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Old 06-24-2014, 06:12 PM   #51
Mert Gambito
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Re: Introduction + The missing Atemi

Quote:
Cliff Judge wrote: View Post
Quote:
Arno Hist wrote:
It is my understanding that Daito Ryu Aikijujutsu, being the root of Aikido, was using striking techniques and powerful blows as a norm. I don't see any modernization here. As a quick reference : http://www.blackbeltmag.com/daily/tr...tsu-vs-aikido/
The author of that article is not credible.
Yeah, I don't care for the article either. For example, I'm trying to make heads and tails out of this: "Daito-ryu aikijujutsu is one such splinter style that has somehow managed to adhere to the traditional teachings of its core style forerunner (daito-ryu) and its predecessor (aiki)."

That said, I agree that in general that Daito-ryu incorporates ample striking (at that, striking is a subset of atemi utilized in Daito-ryu): for example, it's utilized throughout the Hiden Mokuroku techniques, if one requires a canned reference (sample waza: http://youtu.be/bvla9IRwtb8), and the body movements built on spiraling set up ample opportunities for striking in free-form application. As with any art, the efficacy of the strikes depends on the degree to which the atemi-waza is applied and tested with resistance within and outside of the waza.

Mert
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Old 06-25-2014, 12:24 AM   #52
Mert Gambito
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Re: Introduction + The missing Atemi

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Katherine Derbyshire wrote: View Post
So maybe asking about how to get better at hitting is the wrong question. Maybe a more profitable inquiry would be to figure out why so many aikidoka -- some of them very senior and very well respected outside the art -- view hitting as unnecessary. Start from the assumption that they *aren't* all clueless bozos, and see where that takes you.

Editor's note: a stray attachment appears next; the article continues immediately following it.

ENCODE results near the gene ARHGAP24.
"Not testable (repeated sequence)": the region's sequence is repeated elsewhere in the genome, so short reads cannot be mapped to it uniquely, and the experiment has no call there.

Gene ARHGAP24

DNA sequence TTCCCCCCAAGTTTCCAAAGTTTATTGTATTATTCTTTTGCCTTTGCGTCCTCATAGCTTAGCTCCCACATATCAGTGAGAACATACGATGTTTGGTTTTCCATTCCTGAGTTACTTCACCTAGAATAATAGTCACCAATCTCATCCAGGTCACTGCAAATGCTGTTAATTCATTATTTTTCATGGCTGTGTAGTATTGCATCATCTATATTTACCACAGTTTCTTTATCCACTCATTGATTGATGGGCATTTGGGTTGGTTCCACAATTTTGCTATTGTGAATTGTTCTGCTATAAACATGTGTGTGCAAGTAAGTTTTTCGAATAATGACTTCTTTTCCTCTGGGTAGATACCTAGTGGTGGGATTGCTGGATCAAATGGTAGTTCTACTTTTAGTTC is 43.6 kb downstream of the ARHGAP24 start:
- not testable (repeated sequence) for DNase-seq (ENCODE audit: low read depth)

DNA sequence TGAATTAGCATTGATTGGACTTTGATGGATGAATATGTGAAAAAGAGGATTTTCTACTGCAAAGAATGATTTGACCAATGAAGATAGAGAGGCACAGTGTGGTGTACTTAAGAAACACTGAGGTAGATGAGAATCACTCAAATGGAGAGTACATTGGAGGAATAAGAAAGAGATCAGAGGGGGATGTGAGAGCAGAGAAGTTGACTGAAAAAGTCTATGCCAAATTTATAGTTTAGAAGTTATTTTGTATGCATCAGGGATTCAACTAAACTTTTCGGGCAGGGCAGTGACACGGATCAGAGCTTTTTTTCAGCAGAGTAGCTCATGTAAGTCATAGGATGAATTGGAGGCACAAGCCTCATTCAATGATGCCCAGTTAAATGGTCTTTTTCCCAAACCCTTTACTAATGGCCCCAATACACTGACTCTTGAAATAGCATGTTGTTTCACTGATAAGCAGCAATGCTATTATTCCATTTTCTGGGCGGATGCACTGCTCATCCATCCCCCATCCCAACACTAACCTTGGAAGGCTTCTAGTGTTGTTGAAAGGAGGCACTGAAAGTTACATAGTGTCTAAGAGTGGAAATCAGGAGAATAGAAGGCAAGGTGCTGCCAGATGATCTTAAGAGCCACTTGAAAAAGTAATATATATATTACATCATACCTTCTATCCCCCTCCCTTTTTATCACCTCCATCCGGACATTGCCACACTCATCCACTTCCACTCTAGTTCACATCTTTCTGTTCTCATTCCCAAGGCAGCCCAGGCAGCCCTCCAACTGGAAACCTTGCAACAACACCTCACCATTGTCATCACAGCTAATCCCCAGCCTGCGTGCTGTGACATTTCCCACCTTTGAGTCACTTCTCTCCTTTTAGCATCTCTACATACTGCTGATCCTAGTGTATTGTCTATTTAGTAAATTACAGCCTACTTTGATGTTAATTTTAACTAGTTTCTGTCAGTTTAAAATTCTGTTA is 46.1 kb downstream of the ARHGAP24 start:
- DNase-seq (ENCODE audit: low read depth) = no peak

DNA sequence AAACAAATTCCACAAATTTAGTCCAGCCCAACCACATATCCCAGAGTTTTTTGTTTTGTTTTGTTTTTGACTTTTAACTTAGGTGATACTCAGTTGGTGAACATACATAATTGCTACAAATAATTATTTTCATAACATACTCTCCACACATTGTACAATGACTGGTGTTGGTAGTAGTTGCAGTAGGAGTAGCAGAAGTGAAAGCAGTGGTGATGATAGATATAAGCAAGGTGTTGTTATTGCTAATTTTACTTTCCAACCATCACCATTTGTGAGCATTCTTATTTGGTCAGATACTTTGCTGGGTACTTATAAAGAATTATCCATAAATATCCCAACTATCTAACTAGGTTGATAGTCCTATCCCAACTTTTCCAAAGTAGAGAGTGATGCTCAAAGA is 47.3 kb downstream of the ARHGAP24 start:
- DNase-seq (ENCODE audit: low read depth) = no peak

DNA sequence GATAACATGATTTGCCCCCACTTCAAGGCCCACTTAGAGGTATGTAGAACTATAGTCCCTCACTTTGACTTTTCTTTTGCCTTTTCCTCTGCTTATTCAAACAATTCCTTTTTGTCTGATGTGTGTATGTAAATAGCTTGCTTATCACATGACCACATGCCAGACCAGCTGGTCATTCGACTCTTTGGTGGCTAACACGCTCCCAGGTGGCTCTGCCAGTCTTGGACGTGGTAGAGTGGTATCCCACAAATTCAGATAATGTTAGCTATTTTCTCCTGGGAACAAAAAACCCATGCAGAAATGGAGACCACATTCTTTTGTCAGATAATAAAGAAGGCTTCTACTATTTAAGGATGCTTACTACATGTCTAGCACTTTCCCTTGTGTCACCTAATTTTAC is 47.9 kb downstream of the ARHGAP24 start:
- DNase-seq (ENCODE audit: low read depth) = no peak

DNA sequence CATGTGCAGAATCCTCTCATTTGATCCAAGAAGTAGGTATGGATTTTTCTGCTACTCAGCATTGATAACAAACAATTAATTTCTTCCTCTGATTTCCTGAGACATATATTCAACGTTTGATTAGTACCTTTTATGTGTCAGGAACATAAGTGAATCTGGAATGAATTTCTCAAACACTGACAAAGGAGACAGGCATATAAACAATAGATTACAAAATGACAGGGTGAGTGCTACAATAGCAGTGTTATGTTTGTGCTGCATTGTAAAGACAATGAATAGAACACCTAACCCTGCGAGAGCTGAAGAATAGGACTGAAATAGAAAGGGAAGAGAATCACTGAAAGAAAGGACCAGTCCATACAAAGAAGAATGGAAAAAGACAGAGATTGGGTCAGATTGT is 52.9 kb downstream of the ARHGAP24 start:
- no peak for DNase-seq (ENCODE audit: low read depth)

Katherine,

You don't have to name names (though that would help for context, if you're so inclined), but is this to say that these senior aikidoka view hitting as never being necessary in any scenario within or outside of the dojo, up to and including self defense? I'm asking for clarification because the OP is putting a premium on atemi for effectiveness outside of the cooperative confines of much of modern aikido.

Setting aside arts and styles, if someone's not willing to at least do something common sense like stomp on someone's foot or poke an eye to help get out of harm's way and see the next sunrise, well, good luck with that.

Mert
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Old 06-25-2014, 09:17 AM   #53
lbb
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Re: Introduction + The missing Atemi

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Katherine Derbyshire wrote: View Post
A thought to consider. Judo and boxing have weight classes for a reason.

Out in the real world, you probably don't have to worry much about smaller, weaker people attacking you (unless they have weapons, which is a whole other issue). It's the big guys you need to worry about, and that means that you're always going to be at a disadvantage in terms of physical power. Training can offset that, but only up to a point. Sugar Ray Leonard is never going to be able to go toe-to-toe with Muhammad Ali.

So maybe asking about how to get better at hitting is the wrong question. Maybe a more profitable inquiry would be to figure out why so many aikidoka -- some of them very senior and very well respected outside the art -- view hitting as unnecessary. Start from the assumption that they *aren't* all clueless bozos, and see where that takes you.